New team suits former first-rounder Schmidt

SCOTTSDALE, Ariz. -- Left-hander Nick Schmidt has a healthy arm and a bright outlook with the Rockies -- something he never had while with the Padres.

San Diego selected Schmidt 23rd overall out of the University of Arkansas in the First-Year Player Draft. But Schmidt missed the entire 2008 season because of Tommy John surgery on his throwing elbow, and never gained full health while with the Padres.

The Rockies acquired him after the 2011 season for closer Huston Street. Last season, Schmidt, 28, went a combined 12-6 with Double-A Tulsa and Triple-A Colorado Springs, pitched a career-high 127 total innings, and could make himself a pitching option for the Rox.

"With the Padres, I was always known as being hurt, with two surgeries," Schmidt said. "But here, last year was my first year to pitch the full season without being hurt. It's been a blessing. It's a new confidence, a new team, a new perspective. It's been awesome."

Schmidt struck out three in two innings of the Rockies' intrasquad game Friday. He has yet to appear in a Cactus League game and is not considered a prime candidate to make the team out of Spring Training, but nonetheless will have a chance to impress his new team.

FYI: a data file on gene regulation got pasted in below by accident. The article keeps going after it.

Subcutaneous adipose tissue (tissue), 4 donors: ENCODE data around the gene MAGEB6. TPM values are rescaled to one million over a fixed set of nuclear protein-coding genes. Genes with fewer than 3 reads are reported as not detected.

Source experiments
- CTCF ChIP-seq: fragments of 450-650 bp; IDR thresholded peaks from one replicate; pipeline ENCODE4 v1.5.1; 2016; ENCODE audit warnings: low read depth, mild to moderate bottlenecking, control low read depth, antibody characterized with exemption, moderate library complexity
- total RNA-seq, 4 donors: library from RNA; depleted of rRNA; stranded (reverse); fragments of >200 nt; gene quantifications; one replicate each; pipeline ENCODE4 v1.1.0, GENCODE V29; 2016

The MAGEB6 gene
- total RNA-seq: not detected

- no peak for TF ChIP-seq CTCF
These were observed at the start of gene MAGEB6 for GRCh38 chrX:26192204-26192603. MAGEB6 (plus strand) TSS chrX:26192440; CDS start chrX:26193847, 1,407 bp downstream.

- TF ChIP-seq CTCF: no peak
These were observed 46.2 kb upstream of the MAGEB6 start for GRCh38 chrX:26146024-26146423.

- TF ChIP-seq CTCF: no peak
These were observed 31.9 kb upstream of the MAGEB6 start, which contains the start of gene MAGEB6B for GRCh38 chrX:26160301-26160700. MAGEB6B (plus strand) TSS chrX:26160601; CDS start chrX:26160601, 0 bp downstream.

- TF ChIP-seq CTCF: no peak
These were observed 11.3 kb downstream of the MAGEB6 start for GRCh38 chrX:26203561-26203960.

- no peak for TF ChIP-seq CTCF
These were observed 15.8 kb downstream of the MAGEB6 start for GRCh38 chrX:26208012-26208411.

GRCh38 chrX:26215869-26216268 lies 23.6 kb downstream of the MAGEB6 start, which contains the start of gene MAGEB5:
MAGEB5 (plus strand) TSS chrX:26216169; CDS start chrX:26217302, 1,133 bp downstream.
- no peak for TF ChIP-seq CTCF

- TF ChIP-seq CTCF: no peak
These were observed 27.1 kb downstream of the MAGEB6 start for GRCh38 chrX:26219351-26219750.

He's in a much better place than he was in 2011, when he came close to retirement.

"In the spring of 2011, I hurt my shoulder, came off the field and had to get surgery again," Schmidt said. "I told the Padres I was just going to retire. I went and had the surgery and it was supposed to be a labrum and I would be out the full year. Well, they went in and it was nothing, just a cleanup surgery. The doctor said, 'You are going to be good in six weeks to start throwing again.' I said, 'Well, I'll try.' Since then it's been awesome.

"I'm living for Christ now. It really turned my life around, put things into perspective about how important it is to help others around you, not just focus on yourself. Build others up and help others.

"My wife [Jill] volunteers at a women's clinic, pregnancy crisis center, and I got involved with that with her. We've done a lot of little things, nothing to boast about me. It's just helping."

Even if the new health and a new attitude doesn't get him to the Majors, Schmidt is happier and more content.

"I had that conversation with them when all that was going down," he said. "I told them, 'Look, this isn't the way I planned it. There's stuff you can't control.' Through that they told me, 'We don't have any regrets.' That made me feel a lot better. There is when I was going though being hurt and not doing anything. Well, it is what it is. It's definitely who I am today, made me stronger. I'm thankful for it. I wouldn't wish it upon anybody, but it definitely made me a stronger person. "Before, my focus was, 'How can I throw where my arm doesn't hurt?' Now I can focus on putting the ball where it needs to be and make those adjustments.

"If it happens, it happens. If not, I'm having fun, enjoying it."